Friday, 20 November 2015

Agathokakology in Buddhism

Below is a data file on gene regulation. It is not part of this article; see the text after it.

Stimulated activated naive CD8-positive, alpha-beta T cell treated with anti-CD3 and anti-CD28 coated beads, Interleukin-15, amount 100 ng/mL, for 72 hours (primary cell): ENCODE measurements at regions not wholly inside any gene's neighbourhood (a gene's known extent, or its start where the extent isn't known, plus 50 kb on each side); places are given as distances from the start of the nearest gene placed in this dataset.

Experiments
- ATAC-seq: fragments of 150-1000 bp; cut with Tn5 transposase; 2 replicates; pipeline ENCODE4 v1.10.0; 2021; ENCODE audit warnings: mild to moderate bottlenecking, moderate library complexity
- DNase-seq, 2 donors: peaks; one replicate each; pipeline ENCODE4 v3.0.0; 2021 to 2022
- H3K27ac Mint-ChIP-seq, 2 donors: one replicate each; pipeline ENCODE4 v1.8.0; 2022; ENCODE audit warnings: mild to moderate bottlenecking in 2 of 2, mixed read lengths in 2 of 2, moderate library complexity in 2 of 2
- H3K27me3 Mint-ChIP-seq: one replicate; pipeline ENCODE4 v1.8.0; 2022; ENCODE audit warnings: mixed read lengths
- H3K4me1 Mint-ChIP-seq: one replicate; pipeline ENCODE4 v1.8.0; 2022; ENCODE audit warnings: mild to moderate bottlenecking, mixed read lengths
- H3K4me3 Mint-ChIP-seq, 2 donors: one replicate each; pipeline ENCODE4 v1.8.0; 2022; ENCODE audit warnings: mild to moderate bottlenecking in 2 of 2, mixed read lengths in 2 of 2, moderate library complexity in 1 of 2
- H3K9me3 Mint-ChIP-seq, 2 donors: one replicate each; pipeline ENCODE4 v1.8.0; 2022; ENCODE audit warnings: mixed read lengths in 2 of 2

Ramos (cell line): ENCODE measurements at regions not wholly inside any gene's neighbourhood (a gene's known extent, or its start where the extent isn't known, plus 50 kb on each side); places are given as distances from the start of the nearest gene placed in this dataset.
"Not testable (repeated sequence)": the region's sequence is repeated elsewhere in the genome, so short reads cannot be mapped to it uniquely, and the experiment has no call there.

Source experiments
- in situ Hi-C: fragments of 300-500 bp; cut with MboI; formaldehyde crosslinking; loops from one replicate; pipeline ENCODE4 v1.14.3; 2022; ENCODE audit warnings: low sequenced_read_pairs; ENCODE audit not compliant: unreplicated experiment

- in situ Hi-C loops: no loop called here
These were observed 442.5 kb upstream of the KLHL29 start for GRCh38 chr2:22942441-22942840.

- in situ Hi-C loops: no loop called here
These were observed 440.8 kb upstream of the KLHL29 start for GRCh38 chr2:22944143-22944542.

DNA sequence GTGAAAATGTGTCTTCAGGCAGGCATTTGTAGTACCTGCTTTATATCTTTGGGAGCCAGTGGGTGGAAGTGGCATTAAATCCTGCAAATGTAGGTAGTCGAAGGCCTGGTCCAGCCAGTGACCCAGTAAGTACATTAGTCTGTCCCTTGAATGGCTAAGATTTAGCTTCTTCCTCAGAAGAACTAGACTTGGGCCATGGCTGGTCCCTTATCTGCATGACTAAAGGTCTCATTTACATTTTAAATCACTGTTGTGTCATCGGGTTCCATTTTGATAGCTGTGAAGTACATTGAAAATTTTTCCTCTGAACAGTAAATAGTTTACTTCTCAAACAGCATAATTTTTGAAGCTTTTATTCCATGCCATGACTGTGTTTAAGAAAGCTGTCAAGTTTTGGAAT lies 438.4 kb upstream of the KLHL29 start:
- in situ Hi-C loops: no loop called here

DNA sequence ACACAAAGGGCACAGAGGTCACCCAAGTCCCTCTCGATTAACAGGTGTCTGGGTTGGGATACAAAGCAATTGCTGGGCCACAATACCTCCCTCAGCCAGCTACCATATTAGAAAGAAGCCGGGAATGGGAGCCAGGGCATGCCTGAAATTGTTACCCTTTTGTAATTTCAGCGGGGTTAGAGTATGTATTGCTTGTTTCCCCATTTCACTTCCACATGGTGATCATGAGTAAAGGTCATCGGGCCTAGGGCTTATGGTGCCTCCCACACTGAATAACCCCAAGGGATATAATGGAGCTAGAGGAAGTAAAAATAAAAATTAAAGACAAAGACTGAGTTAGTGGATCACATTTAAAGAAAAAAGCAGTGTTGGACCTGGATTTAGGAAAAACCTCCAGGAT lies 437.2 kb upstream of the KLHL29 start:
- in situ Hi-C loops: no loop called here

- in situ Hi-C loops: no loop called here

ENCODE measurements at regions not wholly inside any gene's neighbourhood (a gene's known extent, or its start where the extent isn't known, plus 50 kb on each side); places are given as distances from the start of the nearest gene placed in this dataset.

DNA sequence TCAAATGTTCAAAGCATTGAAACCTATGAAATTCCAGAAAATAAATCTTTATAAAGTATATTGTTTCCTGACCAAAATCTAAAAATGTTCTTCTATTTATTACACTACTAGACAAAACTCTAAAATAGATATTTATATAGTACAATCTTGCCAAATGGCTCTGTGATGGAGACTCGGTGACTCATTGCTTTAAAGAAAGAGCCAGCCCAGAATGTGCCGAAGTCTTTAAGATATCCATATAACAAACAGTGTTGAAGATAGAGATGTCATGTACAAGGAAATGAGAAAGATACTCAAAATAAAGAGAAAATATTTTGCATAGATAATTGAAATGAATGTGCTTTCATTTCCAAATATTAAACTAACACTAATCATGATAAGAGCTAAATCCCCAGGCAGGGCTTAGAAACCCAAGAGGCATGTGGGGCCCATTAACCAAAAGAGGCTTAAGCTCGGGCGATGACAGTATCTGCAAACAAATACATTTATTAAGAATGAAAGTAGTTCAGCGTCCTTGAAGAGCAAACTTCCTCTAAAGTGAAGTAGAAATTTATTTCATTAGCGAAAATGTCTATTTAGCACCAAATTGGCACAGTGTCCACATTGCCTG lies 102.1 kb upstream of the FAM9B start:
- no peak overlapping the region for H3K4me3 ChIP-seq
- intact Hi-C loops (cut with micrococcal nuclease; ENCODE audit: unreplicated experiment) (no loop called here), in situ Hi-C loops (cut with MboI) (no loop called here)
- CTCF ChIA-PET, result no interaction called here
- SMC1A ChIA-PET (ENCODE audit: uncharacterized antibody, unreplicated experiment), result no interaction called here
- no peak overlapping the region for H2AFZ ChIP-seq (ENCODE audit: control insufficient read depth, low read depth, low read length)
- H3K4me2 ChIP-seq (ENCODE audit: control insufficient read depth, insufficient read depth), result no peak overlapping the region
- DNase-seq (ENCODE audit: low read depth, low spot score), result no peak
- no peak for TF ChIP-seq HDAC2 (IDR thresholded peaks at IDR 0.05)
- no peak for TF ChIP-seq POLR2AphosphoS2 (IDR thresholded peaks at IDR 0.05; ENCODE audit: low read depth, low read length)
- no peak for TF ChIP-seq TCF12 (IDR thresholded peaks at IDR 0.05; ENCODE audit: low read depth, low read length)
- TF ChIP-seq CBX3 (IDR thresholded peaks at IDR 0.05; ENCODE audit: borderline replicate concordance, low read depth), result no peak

What the hell is “agathokakology”? This word is not found in the Merriam-Webster online. But “agathokakological” is listed as one of the twelve “oversized words.” It is said to mean “composed of both good and evil.” And I cite here what is said about the word: “Agathokakological is likely the creation of Robert Southey, a reviewer and poet who was born in Bristol in the late 18th century. This thorny mouthful is made by combining the Greek roots agath- (good), kako- (a variant of cac-, meaning bad), and -logical (the adjectival suffix based on logos, meaning word). Southey was exceedingly fond of peppering his writing with new coinages (The Oxford English Dictionary lists him as the earliest known author for almost 400 words), very few of which have caught on. The reason for this is that most of them tend to be rather unwieldy, and we haven’t much need to adopt such specimens as futilitarian (a person devoted to futility), batrachophagous (frog-eating), and epistolization (letter writing) in our everyday discourse.” I would like to understand “agathokakology” as the theory of two opposite poles of good and evil that are considered contradictory and are yet natural in a person, place, or time. Recently, I happened to tell my students that the Tibetan Buddhist term rten ’brel (short form of rten cing ’brel bar ’byung ba) seems to be used in the Tibetan cultural context at least in three ways. The first usage is in the sense of “dependent arising.” This is the primary usage. The second usage is in the sense of “auspicious or inauspicious coincidence” (e.g. coming across a person carrying a pot full or empty of water). One can say it was a good rten ’brel or a bad rten ’brel. The third usage is in the sense of the co-existence of good and bad (or two opposed poles) in any time or place. It is a rten ’brel that Devadatta co-existed with Buddha, and that Tīrthikas and Bauddhas in India, Bon and Buddhist in Tibet, profound Dharma and staunch Māra, and the like, co-existed. Perhaps also the idea that a human being is born with lhan cig skyes pa’i lha and lhan cig skyes pa’i ’dre may be relevant here. I also wonder about the history of the idea of lhan cig skyes pa’i lha and lhan cig skyes pa’i ’dre.